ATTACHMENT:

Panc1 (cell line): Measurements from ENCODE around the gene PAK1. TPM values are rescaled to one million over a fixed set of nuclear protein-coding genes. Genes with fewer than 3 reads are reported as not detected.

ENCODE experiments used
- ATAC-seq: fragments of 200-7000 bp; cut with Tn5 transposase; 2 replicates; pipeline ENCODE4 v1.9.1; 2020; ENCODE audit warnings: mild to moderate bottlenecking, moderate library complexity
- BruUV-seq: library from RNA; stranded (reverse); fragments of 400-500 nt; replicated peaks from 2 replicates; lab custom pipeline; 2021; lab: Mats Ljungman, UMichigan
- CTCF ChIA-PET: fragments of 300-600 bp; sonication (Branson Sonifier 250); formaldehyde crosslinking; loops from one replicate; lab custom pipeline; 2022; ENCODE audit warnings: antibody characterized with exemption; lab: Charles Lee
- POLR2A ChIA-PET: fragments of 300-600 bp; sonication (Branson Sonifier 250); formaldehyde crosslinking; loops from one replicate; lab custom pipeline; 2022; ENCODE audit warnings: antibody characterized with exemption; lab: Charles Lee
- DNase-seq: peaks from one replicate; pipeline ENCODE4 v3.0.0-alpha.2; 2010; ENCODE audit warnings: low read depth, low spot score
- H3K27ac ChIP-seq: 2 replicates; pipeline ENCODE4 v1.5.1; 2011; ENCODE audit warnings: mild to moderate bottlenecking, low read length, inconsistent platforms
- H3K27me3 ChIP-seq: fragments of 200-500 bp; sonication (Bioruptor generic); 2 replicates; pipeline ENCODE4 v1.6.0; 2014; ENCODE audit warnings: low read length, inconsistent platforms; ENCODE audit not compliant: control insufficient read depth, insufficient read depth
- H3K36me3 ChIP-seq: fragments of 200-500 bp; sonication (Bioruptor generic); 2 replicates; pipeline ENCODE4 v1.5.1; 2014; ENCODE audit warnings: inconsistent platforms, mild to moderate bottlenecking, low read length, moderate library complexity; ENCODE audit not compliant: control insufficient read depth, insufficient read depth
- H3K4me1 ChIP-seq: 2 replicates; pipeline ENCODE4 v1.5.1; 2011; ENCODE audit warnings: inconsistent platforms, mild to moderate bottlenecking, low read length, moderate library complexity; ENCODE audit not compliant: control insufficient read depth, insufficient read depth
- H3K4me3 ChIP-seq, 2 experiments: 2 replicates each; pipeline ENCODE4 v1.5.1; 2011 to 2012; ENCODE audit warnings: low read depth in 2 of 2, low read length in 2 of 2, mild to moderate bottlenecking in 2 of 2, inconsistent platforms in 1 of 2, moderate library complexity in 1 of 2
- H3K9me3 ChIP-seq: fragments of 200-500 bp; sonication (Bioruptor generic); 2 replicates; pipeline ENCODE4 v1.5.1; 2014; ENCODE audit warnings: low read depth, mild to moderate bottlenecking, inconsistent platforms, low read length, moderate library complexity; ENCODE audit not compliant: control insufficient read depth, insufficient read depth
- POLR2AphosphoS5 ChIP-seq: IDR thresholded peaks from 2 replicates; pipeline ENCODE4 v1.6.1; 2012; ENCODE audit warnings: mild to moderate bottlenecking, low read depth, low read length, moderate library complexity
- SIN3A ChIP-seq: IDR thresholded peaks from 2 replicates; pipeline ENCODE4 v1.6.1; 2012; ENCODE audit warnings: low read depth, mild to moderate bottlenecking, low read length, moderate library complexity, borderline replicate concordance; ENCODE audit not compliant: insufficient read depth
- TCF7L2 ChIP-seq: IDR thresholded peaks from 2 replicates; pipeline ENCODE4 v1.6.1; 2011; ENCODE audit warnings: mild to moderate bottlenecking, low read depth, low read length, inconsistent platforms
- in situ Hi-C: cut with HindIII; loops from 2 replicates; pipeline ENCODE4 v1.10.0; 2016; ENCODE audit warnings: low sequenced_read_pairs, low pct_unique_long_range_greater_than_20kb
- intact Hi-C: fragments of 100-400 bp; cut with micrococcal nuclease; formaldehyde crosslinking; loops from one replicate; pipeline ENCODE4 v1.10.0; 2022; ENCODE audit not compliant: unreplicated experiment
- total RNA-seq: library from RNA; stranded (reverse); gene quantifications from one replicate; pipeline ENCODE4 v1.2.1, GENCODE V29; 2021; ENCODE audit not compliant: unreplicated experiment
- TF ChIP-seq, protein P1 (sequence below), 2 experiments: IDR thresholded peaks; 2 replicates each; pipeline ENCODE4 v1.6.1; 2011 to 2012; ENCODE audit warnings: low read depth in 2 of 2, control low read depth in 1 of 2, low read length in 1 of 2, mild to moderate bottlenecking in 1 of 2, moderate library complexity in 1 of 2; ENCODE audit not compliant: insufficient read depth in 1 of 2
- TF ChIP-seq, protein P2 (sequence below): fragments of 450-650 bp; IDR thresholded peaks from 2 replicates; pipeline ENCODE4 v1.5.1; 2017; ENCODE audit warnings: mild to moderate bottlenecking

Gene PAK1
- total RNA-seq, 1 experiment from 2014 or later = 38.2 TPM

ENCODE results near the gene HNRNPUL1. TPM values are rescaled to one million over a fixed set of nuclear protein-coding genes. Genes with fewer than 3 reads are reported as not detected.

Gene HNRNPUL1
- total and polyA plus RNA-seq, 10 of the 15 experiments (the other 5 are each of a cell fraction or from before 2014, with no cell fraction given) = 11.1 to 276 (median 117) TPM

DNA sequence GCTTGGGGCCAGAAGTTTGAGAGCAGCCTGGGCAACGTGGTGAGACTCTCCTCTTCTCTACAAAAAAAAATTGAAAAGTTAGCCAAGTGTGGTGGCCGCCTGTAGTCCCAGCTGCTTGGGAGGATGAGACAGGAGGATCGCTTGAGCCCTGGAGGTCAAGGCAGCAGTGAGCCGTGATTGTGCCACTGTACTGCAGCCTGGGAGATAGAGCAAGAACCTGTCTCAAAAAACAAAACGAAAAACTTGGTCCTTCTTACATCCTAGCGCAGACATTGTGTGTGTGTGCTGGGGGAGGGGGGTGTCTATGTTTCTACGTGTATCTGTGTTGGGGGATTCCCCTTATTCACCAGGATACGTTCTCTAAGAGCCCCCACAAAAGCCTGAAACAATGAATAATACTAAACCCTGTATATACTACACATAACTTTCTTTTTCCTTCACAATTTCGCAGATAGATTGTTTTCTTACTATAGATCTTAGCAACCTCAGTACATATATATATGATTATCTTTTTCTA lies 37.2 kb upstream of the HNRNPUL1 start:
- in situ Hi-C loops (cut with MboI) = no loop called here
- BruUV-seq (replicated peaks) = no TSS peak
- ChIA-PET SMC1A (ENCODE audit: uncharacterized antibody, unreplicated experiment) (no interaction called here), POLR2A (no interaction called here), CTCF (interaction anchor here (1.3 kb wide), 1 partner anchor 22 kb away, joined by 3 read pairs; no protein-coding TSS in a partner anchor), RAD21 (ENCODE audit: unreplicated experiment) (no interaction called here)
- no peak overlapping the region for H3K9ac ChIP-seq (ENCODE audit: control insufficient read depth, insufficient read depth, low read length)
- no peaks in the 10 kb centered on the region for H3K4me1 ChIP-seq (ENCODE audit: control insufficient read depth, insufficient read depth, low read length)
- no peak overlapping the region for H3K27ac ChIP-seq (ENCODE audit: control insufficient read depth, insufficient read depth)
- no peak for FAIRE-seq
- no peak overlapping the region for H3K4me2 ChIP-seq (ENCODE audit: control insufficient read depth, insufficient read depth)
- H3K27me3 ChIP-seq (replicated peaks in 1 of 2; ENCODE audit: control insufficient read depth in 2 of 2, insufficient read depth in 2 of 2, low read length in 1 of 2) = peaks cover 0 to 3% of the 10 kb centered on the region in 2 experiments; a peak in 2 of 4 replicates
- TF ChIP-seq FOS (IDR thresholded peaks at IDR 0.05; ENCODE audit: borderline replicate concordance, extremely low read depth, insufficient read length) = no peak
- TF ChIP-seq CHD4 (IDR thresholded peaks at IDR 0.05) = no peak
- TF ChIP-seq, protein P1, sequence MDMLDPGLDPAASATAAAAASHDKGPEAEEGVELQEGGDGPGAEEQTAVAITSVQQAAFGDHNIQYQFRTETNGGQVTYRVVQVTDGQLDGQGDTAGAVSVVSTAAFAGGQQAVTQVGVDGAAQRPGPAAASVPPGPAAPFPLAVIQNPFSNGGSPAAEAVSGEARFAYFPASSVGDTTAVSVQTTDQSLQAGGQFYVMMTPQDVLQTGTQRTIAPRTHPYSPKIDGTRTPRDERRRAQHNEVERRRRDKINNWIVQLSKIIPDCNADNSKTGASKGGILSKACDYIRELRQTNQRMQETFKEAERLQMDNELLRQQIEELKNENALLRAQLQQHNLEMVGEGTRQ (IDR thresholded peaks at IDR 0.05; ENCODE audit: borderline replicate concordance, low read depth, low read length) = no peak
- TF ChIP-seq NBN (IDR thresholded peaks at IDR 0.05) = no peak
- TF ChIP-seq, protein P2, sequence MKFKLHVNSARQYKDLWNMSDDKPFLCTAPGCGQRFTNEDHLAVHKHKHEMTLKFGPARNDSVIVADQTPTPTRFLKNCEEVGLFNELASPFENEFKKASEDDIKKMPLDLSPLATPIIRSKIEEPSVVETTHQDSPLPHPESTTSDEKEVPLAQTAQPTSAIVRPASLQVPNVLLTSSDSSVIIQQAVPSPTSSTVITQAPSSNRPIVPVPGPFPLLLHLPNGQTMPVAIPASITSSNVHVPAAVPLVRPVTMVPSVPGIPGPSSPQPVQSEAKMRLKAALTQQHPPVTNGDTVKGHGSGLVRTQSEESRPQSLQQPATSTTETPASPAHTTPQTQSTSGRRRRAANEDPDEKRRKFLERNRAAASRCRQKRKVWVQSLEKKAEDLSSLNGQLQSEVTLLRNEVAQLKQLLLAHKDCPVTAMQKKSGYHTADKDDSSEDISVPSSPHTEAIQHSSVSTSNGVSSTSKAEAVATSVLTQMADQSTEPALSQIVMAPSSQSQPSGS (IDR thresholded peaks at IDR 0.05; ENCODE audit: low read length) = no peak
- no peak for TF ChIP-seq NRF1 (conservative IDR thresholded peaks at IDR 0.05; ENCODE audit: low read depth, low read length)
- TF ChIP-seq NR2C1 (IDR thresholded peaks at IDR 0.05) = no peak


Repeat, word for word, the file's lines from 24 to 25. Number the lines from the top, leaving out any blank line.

ENCODE results near the gene HNRNPUL1. TPM values are rescaled to one million over a fixed set of nuclear protein-coding genes. Genes with fewer than 3 reads are reported as not detected.

Gene HNRNPUL1